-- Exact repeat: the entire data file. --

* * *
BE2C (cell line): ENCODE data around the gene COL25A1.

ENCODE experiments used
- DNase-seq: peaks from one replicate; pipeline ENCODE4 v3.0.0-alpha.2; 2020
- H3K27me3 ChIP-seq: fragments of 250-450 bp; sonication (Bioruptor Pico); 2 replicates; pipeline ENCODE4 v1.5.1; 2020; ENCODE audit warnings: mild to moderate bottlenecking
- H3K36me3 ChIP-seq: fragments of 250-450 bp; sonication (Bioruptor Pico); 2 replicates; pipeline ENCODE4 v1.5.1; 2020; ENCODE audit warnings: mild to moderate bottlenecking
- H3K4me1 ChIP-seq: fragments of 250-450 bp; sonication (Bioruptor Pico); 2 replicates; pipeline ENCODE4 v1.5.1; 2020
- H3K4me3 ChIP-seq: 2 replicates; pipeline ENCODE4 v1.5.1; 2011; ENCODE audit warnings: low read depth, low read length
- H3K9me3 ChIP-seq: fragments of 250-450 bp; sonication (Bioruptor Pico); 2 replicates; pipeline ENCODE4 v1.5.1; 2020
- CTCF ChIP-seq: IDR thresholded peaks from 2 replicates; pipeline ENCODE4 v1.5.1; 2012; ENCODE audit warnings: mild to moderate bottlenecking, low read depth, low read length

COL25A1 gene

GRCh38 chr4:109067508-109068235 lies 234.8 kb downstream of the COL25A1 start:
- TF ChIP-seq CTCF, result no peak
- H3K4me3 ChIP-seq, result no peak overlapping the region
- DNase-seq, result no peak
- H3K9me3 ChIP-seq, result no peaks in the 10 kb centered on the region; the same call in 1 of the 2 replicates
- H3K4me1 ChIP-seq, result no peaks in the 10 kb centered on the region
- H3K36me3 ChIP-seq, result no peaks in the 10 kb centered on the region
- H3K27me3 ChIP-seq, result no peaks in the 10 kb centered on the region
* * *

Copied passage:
BE2C (cell line): ENCODE data around the gene COL25A1.

ENCODE experiments used
- DNase-seq: peaks from one replicate; pipeline ENCODE4 v3.0.0-alpha.2; 2020
- H3K27me3 ChIP-seq: fragments of 250-450 bp; sonication (Bioruptor Pico); 2 replicates; pipeline ENCODE4 v1.5.1; 2020; ENCODE audit warnings: mild to moderate bottlenecking
- H3K36me3 ChIP-seq: fragments of 250-450 bp; sonication (Bioruptor Pico); 2 replicates; pipeline ENCODE4 v1.5.1; 2020; ENCODE audit warnings: mild to moderate bottlenecking
- H3K4me1 ChIP-seq: fragments of 250-450 bp; sonication (Bioruptor Pico); 2 replicates; pipeline ENCODE4 v1.5.1; 2020
- H3K4me3 ChIP-seq: 2 replicates; pipeline ENCODE4 v1.5.1; 2011; ENCODE audit warnings: low read depth, low read length
- H3K9me3 ChIP-seq: fragments of 250-450 bp; sonication (Bioruptor Pico); 2 replicates; pipeline ENCODE4 v1.5.1; 2020
- CTCF ChIP-seq: IDR thresholded peaks from 2 replicates; pipeline ENCODE4 v1.5.1; 2012; ENCODE audit warnings: mild to moderate bottlenecking, low read depth, low read length

COL25A1 gene

GRCh38 chr4:109067508-109068235 lies 234.8 kb downstream of the COL25A1 start:
- TF ChIP-seq CTCF, result no peak
- H3K4me3 ChIP-seq, result no peak overlapping the region
- DNase-seq, result no peak
- H3K9me3 ChIP-seq, result no peaks in the 10 kb centered on the region; the same call in 1 of the 2 replicates
- H3K4me1 ChIP-seq, result no peaks in the 10 kb centered on the region
- H3K36me3 ChIP-seq, result no peaks in the 10 kb centered on the region
- H3K27me3 ChIP-seq, result no peaks in the 10 kb centered on the region